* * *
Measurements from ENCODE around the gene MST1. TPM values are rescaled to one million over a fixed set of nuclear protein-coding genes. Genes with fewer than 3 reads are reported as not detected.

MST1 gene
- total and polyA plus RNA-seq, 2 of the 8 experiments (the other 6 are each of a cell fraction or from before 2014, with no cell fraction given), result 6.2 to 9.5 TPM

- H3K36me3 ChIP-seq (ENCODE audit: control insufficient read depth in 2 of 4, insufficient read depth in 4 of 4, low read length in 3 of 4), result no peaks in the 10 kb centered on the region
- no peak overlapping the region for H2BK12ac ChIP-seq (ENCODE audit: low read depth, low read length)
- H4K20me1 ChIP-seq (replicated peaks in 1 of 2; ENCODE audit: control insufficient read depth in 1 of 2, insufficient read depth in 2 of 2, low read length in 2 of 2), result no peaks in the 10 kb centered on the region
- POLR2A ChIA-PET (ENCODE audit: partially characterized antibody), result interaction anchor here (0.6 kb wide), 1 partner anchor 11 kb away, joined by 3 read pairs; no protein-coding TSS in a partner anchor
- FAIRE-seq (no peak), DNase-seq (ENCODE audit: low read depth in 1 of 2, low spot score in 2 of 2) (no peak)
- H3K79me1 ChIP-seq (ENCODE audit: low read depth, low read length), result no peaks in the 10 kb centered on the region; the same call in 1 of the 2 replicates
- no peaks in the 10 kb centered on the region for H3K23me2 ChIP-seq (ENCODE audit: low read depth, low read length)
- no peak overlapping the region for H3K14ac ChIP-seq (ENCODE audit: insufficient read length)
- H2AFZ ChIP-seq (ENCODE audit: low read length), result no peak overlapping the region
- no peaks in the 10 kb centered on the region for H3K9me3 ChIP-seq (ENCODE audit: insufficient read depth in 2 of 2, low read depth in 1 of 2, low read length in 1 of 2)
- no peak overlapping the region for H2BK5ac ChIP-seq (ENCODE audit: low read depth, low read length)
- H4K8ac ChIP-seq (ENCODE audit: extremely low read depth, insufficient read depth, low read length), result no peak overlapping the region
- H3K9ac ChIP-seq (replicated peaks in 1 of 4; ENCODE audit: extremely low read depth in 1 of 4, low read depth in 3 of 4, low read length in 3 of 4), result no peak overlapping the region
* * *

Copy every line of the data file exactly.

Measurements from ENCODE around the gene MST1. TPM values are rescaled to one million over a fixed set of nuclear protein-coding genes. Genes with fewer than 3 reads are reported as not detected.

MST1 gene
- total and polyA plus RNA-seq, 2 of the 8 experiments (the other 6 are each of a cell fraction or from before 2014, with no cell fraction given), result 6.2 to 9.5 TPM

- H3K36me3 ChIP-seq (ENCODE audit: control insufficient read depth in 2 of 4, insufficient read depth in 4 of 4, low read length in 3 of 4), result no peaks in the 10 kb centered on the region
- no peak overlapping the region for H2BK12ac ChIP-seq (ENCODE audit: low read depth, low read length)
- H4K20me1 ChIP-seq (replicated peaks in 1 of 2; ENCODE audit: control insufficient read depth in 1 of 2, insufficient read depth in 2 of 2, low read length in 2 of 2), result no peaks in the 10 kb centered on the region
- POLR2A ChIA-PET (ENCODE audit: partially characterized antibody), result interaction anchor here (0.6 kb wide), 1 partner anchor 11 kb away, joined by 3 read pairs; no protein-coding TSS in a partner anchor
- FAIRE-seq (no peak), DNase-seq (ENCODE audit: low read depth in 1 of 2, low spot score in 2 of 2) (no peak)
- H3K79me1 ChIP-seq (ENCODE audit: low read depth, low read length), result no peaks in the 10 kb centered on the region; the same call in 1 of the 2 replicates
- no peaks in the 10 kb centered on the region for H3K23me2 ChIP-seq (ENCODE audit: low read depth, low read length)
- no peak overlapping the region for H3K14ac ChIP-seq (ENCODE audit: insufficient read length)
- H2AFZ ChIP-seq (ENCODE audit: low read length), result no peak overlapping the region
- no peaks in the 10 kb centered on the region for H3K9me3 ChIP-seq (ENCODE audit: insufficient read depth in 2 of 2, low read depth in 1 of 2, low read length in 1 of 2)
- no peak overlapping the region for H2BK5ac ChIP-seq (ENCODE audit: low read depth, low read length)
- H4K8ac ChIP-seq (ENCODE audit: extremely low read depth, insufficient read depth, low read length), result no peak overlapping the region
- H3K9ac ChIP-seq (replicated peaks in 1 of 4; ENCODE audit: extremely low read depth in 1 of 4, low read depth in 3 of 4, low read length in 3 of 4), result no peak overlapping the region